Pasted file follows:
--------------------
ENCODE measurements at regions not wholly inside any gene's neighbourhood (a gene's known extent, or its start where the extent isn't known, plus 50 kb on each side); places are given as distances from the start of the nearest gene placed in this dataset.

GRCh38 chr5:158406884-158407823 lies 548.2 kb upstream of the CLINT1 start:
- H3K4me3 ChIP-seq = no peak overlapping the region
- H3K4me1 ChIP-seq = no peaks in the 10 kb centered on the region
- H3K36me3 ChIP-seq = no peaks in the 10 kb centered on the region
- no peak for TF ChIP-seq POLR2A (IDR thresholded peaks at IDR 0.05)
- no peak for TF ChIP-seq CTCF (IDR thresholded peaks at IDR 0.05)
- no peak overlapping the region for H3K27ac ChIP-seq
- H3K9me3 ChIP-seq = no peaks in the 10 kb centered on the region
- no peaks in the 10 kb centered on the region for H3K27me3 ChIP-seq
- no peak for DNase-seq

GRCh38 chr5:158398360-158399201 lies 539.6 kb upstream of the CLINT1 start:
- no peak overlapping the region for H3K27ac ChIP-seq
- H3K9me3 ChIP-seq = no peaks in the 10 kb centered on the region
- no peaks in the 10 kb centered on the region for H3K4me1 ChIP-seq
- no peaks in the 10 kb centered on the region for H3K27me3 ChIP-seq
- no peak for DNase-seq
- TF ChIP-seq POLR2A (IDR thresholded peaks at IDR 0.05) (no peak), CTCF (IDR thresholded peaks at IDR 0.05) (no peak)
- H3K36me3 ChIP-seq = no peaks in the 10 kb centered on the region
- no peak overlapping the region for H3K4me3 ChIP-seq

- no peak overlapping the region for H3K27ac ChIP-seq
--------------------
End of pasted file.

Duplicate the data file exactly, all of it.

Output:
ENCODE measurements at regions not wholly inside any gene's neighbourhood (a gene's known extent, or its start where the extent isn't known, plus 50 kb on each side); places are given as distances from the start of the nearest gene placed in this dataset.

GRCh38 chr5:158406884-158407823 lies 548.2 kb upstream of the CLINT1 start:
- H3K4me3 ChIP-seq = no peak overlapping the region
- H3K4me1 ChIP-seq = no peaks in the 10 kb centered on the region
- H3K36me3 ChIP-seq = no peaks in the 10 kb centered on the region
- no peak for TF ChIP-seq POLR2A (IDR thresholded peaks at IDR 0.05)
- no peak for TF ChIP-seq CTCF (IDR thresholded peaks at IDR 0.05)
- no peak overlapping the region for H3K27ac ChIP-seq
- H3K9me3 ChIP-seq = no peaks in the 10 kb centered on the region
- no peaks in the 10 kb centered on the region for H3K27me3 ChIP-seq
- no peak for DNase-seq

GRCh38 chr5:158398360-158399201 lies 539.6 kb upstream of the CLINT1 start:
- no peak overlapping the region for H3K27ac ChIP-seq
- H3K9me3 ChIP-seq = no peaks in the 10 kb centered on the region
- no peaks in the 10 kb centered on the region for H3K4me1 ChIP-seq
- no peaks in the 10 kb centered on the region for H3K27me3 ChIP-seq
- no peak for DNase-seq
- TF ChIP-seq POLR2A (IDR thresholded peaks at IDR 0.05) (no peak), CTCF (IDR thresholded peaks at IDR 0.05) (no peak)
- H3K36me3 ChIP-seq = no peaks in the 10 kb centered on the region
- no peak overlapping the region for H3K4me3 ChIP-seq

- no peak overlapping the region for H3K27ac ChIP-seq